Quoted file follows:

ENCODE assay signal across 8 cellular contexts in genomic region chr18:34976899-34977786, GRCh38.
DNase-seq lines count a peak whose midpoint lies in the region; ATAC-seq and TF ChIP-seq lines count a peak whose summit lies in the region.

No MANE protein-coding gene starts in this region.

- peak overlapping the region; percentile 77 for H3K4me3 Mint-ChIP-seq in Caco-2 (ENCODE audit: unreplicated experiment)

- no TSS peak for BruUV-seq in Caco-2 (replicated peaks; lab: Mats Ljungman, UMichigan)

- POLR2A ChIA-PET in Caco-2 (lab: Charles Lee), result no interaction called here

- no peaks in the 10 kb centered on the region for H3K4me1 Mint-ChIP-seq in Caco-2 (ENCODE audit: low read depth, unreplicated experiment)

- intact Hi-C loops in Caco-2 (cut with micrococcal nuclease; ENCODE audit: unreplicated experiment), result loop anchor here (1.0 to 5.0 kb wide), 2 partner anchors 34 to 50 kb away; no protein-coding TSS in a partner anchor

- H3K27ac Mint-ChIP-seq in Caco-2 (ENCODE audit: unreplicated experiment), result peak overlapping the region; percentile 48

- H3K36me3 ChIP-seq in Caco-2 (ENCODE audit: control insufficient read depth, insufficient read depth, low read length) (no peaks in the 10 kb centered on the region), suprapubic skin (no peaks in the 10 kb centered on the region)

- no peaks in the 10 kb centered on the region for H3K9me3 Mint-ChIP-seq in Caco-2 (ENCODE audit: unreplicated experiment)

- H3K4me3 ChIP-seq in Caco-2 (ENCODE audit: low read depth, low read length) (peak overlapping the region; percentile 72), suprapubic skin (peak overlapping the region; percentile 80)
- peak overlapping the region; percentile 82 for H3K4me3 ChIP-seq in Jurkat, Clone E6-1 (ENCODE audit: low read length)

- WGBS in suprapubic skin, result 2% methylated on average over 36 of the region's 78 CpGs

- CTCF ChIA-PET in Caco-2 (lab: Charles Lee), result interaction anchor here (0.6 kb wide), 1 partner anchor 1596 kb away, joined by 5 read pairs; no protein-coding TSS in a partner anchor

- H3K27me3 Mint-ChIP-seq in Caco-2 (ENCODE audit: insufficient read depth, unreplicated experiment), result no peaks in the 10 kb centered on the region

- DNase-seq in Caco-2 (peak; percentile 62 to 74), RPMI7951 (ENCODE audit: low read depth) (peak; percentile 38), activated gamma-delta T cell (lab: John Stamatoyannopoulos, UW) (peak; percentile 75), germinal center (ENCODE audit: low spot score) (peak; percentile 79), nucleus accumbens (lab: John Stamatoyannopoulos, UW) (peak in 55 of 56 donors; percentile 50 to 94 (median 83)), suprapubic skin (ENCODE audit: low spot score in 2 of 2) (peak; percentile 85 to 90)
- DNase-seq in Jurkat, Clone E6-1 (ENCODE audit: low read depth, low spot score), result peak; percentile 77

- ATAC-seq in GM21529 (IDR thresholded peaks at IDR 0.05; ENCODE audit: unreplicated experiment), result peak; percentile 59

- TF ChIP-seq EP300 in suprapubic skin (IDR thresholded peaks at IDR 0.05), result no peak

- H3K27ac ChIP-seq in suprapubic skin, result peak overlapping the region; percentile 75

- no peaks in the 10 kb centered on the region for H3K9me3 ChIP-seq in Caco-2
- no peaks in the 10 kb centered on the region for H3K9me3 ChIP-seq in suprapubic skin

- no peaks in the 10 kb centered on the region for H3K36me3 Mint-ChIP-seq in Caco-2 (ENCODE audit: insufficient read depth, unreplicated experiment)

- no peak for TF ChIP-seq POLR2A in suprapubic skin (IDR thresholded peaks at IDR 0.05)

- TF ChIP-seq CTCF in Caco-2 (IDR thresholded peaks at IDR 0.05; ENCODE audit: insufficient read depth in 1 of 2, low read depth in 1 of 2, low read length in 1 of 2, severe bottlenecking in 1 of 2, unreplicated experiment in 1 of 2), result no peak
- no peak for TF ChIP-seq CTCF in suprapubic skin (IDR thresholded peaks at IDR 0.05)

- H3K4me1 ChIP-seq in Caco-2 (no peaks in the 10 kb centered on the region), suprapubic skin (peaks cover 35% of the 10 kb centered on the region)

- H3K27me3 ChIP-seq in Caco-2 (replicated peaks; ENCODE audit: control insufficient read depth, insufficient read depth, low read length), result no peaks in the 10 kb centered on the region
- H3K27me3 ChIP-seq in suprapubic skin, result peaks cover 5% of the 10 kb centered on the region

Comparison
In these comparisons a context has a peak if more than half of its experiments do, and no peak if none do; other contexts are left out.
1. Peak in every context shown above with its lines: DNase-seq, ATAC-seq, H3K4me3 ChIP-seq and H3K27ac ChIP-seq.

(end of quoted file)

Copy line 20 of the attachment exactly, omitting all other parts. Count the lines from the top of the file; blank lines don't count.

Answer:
- TF ChIP-seq EP300 in suprapubic skin (IDR thresholded peaks at IDR 0.05), result no peak